August 20, 2009 by
I recently finished a housing search in Boulder, Colorado. After seeing nearly a dozen apartments, I ended up with a fabulous place to live. But along the way, I also saw the most frightening rental property I have ever seen. Let’s call it “the cottage.”
The cottage was advertised in the local paper with very little detail–just a price, a neighborhood, and a phone number. The price and location matched what I was looking for, so I called the owner to find out more about the property. He described it as a “rustic” one bedroom, single-family home, and warned that a tenant had just moved out, so it probably needed a good cleaning before anyone else could move in. I made an appointment to see it later that morning. I had a very what-the-hell attitude since it was the first day of my housing search, and I figured that it couldn’t hurt to just take a look. It wouldn’t waste much time, and I had other apartments to look at later in that same neighborhood.
I arrived at the cottage to find that it was an in-law building built behind another home and accessible only from an alley, not the street on which its address implied it sat. It was surrounded by overflowing dumpsters and recycling bins. The entire house was no more than 250 square feet, and it smelled of dead mice and mold. It appeared (and smelled!) as if it had been vacant for some time. There were no interior walls, and the ceilings were only about six feet high. There were holes and cracks in the wood flooring that appeared to be open to a crawl space below. There was no overhead lighting. A previous tenant had been heating the building with a space heater. The refrigerator was mid-1950s vintage–and not in a good way. I’ll spare you a description of the bathroom.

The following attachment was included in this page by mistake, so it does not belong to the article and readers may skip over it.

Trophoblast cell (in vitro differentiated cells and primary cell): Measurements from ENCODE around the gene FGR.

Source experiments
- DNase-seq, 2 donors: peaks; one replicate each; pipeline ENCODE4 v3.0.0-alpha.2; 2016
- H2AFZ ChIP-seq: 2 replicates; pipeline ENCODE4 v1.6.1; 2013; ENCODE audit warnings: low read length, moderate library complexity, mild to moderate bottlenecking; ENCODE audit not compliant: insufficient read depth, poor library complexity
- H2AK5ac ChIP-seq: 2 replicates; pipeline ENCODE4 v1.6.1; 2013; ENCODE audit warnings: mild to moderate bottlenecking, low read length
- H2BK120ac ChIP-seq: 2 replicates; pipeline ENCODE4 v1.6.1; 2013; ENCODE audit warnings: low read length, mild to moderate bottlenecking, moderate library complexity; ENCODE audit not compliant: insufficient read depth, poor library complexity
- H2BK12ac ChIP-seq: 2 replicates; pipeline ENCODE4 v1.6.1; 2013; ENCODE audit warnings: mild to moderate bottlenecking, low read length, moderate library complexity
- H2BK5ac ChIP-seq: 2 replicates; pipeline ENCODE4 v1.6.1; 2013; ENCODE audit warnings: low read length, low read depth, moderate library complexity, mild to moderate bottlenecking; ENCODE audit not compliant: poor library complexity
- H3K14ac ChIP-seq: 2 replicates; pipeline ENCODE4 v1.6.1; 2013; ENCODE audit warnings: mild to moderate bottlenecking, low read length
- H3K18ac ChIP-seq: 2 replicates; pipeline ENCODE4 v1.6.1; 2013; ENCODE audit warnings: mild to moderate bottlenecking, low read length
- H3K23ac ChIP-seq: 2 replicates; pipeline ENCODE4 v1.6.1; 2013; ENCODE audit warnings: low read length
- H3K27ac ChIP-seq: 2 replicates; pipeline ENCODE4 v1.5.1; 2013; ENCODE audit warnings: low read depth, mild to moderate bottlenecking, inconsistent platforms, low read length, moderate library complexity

Basically, this place was a nightmare. The punchline to this story? The landlord wanted $900 a month plus utilities.
So why am I posting this on Librations? What does it have to do with libraries, or beer for that matter? First, I really wanted a drink after seeing this place. And second, this is a great example of how I could have applied my super-librarian powers of information literacy skillz to a real-life situation.
Even though the cottage was advertised in an actual newspaper (this wasn’t some shady Craigslist posting), and the owner paid money (albeit a small amount) for the ad, this doesn’t mean that any of the implied authority that comes with such a source should be automatically associated with the product being advertised. As librarians, we deal with this sort of thing all the time. Venerated publishers can do sleazy things (like Elsevier publishing fake journals to sell pharmaceuticals). And Wikipedia (the anti-Elsevier?) has a large number of well written, clearly cited, and authoritative articles, particularly on topics related to popular culture and technology.
The owner’s use of the term “rustic” probably should have set off alarm bells in my head. In a similar vein, pseudo-research about controversial topics can often be spotted based on the language and style used to discuss an issue.
And finally, sometimes you just have to dive into something to figure out if its credible, relevant to your research, and appropriate for the task at hand. Man cannot survive on abstracts alone. It was in the owner’s interest not to tell me too much about the cottage over the phone, so I had to see it for myself and experience the horror first hand.
Seeing this terrifying building wasn’t a failure, just as coming across an article or a book you end up not needing isn’t a failure, either. It’s just part of the process. Research (and house hunting), isn’t always clean, linear, quick, or easy. Sometimes it involves dead ends, wrong turns, and readjustments.
And what’s a good house hunt without at least one horror story, right?